New Year's Eve in Amsterdam: The basics
- New Year's Eve is called Oud en Nieuw ("Old and New") in Dutch, in reference to the last moments of the old year and the first moments of the new. An alternative name is Oudejaarsavond, which literally just means New Year's Eve.
- Wish your Dutch friends a happy New Year with the phrase gelukkig Nieuwjaar (approximately pronounced "huh-LOOK-uh NYOO-yahr", with the h's as in the Hebrew word Hanukkah).
- New Year's Eve isn't a public holiday in the Netherlands, but New Year's Day is; scarcely any businesses are open on January 1.
- Book accommodations early. Amsterdam is an immensely popular New Year's Eve destination; sometimes it even seems that out-of-towners outnumber the Amsterdammers at the yearly celebrations. This means that accommodations are at a premium, so book well ahead to secure a room or dorm.
- Find out about entry requirements beforehand. Countless bars, clubs and restaurants in Amsterdam have special New Year's Eve events, and tickets can sell out months in advance. For specific events, find out if it's necessary to reserve a spot, and do so as early as possible. Note that some venues also have additional entrance fees on New Year's Eve, even those that normally have none at all.
New Year's Eve holiday schedules
- Check for closures and/or reduced hours. While New Year's Eve isn't a national holiday, scores of restaurants, tourist attractions and other businesses are either closed or have reduced hours on December 31. When you make your plans for the day, be sure to double-check whether all the spots on your itinerary are in fact open on New Year's Eve, even in the daytime. Expect most businesses to be closed on New Year's Day; see this list of tourist attractions open on the winter holidays for a handful of exceptions.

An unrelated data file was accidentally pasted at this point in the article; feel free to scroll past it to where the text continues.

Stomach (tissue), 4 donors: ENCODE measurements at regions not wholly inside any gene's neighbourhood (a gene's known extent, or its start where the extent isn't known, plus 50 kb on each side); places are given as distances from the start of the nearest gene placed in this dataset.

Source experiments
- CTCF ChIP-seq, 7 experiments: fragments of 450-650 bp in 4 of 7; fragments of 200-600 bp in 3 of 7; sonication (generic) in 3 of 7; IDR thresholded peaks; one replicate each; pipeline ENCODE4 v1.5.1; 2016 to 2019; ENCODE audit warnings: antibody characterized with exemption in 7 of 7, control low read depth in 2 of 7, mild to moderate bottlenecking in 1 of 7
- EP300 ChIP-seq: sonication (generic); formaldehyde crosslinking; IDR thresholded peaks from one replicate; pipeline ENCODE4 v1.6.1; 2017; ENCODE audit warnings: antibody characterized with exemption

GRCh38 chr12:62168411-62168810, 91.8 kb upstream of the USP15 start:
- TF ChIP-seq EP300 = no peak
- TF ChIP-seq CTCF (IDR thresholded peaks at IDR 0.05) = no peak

- Don't be left stranded. Amsterdam public transportation stops at around 8 p.m. on New Year's Eve, and only limited bus services resume around 12 a.m. If you don't want to shell out for a taxi, make sure you're close to your New Year's destination by the time services stop. You may also want to check the GVB (Amsterdam public transit) web site to find out whether your accommodations are on one of the limited bus routes for the return trip.
Out and about
- Public squares = parties. Not into exclusive club parties or multi-course dinners at swanky restaurants? Join the festivities on one of the city squares, which are free to the public and located in various spots around town. Museumplein hosts the national New Year's Eve party, a televised event that draws tens of thousands with its live music and fireworks; Nieuwmarkt (in Amsterdam Chinatown) follows closely behind with its explosive celebrations. Read about this year's New Year's Eve parties in Amsterdam, both public and private, on Amsterdam Travel.
- Keep on the lookout for errant firecrackers. The sale of fireworks is prohibited in the Netherlands - except for the few days before December 31, when the Dutch public stocks up for New Year's Eve. At 12 a.m., the city erupts in a collective cacophony of firecrackers, so watch out that you don't stumble into the line of fire!